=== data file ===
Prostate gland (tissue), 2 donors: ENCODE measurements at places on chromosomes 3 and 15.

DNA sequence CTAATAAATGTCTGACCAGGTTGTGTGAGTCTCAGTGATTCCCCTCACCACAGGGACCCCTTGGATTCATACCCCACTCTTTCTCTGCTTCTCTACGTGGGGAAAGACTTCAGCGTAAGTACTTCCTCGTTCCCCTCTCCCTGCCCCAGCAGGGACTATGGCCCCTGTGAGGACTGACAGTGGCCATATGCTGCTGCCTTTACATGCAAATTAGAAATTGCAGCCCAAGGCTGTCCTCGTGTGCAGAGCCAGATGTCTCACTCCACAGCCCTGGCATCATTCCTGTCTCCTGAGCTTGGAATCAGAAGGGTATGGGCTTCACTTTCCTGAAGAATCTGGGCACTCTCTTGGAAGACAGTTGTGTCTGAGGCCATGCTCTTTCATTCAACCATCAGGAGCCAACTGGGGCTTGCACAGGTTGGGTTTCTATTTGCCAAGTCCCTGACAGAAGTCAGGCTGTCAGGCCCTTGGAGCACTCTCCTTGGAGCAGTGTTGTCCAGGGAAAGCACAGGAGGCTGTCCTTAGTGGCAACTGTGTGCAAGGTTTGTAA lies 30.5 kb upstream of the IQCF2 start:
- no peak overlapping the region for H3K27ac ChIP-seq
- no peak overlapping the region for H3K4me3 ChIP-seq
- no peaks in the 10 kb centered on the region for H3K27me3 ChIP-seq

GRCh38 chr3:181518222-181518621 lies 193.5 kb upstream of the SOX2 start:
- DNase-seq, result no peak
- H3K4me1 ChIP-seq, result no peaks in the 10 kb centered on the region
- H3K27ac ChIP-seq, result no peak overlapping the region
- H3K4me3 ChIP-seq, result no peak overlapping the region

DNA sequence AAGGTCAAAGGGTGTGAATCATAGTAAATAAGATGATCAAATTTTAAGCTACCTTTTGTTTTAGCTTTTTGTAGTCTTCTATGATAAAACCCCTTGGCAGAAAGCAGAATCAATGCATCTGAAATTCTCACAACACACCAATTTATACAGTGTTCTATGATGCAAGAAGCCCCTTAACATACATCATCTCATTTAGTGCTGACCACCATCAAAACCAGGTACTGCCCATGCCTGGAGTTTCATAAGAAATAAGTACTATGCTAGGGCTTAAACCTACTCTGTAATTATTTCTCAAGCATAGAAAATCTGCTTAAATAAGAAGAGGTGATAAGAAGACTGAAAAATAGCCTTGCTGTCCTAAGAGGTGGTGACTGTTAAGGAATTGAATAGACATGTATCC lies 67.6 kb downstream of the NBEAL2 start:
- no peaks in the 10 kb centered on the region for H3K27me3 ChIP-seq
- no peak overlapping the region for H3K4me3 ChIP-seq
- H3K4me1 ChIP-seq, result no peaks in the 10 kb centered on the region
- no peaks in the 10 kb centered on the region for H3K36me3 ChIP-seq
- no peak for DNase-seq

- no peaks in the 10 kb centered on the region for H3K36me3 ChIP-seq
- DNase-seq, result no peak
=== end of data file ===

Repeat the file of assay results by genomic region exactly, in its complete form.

Prostate gland (tissue), 2 donors: ENCODE measurements at places on chromosomes 3 and 15.

DNA sequence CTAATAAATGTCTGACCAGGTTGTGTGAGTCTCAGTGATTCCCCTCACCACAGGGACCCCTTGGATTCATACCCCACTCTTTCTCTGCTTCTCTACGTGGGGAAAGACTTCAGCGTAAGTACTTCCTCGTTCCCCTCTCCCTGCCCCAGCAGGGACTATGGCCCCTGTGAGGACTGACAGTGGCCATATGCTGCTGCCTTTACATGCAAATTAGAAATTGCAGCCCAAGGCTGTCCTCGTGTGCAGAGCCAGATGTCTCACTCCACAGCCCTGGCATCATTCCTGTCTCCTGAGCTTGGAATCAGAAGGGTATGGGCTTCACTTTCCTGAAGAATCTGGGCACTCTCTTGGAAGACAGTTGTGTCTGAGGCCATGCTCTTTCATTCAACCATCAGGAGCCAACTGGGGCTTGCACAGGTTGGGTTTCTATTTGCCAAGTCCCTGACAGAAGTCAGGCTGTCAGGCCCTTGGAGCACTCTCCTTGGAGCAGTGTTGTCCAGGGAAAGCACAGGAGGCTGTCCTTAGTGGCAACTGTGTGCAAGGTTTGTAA lies 30.5 kb upstream of the IQCF2 start:
- no peak overlapping the region for H3K27ac ChIP-seq
- no peak overlapping the region for H3K4me3 ChIP-seq
- no peaks in the 10 kb centered on the region for H3K27me3 ChIP-seq

GRCh38 chr3:181518222-181518621 lies 193.5 kb upstream of the SOX2 start:
- DNase-seq, result no peak
- H3K4me1 ChIP-seq, result no peaks in the 10 kb centered on the region
- H3K27ac ChIP-seq, result no peak overlapping the region
- H3K4me3 ChIP-seq, result no peak overlapping the region

DNA sequence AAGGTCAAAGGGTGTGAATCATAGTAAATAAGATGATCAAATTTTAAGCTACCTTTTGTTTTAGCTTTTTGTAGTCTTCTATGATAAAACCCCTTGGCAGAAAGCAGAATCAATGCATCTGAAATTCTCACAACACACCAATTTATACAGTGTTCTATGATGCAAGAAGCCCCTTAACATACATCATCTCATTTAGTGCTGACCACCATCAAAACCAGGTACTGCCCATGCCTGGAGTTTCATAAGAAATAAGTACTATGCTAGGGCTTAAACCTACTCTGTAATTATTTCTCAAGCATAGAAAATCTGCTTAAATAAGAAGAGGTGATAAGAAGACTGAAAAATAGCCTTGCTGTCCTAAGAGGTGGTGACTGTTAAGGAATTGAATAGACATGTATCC lies 67.6 kb downstream of the NBEAL2 start:
- no peaks in the 10 kb centered on the region for H3K27me3 ChIP-seq
- no peak overlapping the region for H3K4me3 ChIP-seq
- H3K4me1 ChIP-seq, result no peaks in the 10 kb centered on the region
- no peaks in the 10 kb centered on the region for H3K36me3 ChIP-seq
- no peak for DNase-seq

- no peaks in the 10 kb centered on the region for H3K36me3 ChIP-seq
- DNase-seq, result no peak